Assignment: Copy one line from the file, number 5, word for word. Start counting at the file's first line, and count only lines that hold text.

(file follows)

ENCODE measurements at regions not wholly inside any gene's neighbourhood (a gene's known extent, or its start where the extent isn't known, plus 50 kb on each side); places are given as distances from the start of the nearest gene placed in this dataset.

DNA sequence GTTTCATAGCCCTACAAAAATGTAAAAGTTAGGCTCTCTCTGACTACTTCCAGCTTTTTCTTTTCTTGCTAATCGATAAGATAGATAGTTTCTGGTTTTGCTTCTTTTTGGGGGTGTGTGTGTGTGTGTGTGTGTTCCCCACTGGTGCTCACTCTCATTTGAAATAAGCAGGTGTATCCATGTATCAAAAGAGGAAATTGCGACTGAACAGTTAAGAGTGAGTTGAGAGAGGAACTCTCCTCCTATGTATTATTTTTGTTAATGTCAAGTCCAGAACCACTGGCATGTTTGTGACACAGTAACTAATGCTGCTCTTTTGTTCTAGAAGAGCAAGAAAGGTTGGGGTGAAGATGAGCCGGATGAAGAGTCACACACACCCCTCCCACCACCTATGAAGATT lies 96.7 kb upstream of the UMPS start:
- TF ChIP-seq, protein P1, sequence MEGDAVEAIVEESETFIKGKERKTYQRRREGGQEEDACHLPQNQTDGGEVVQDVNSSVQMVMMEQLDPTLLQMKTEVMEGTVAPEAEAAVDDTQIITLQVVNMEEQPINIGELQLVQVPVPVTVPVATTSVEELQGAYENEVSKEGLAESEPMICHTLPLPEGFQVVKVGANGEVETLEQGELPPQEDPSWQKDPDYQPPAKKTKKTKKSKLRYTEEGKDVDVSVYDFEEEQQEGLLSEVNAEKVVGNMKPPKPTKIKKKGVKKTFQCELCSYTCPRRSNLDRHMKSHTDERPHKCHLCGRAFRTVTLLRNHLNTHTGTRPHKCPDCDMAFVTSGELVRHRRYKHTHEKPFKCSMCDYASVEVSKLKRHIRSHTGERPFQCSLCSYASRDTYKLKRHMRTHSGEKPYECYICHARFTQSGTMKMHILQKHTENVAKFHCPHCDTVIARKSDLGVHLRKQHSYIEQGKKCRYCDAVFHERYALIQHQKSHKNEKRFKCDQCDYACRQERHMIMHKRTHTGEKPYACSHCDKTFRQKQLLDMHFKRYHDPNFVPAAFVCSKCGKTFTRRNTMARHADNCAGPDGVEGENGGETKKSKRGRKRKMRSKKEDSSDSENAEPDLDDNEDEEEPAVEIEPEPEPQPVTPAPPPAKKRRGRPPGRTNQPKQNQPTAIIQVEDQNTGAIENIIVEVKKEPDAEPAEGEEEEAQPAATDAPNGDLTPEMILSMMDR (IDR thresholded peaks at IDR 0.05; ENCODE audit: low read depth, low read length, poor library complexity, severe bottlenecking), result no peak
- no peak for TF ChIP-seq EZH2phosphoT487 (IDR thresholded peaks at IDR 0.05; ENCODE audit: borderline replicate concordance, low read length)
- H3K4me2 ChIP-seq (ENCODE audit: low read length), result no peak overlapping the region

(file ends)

- H3K4me2 ChIP-seq (ENCODE audit: low read length), result no peak overlapping the region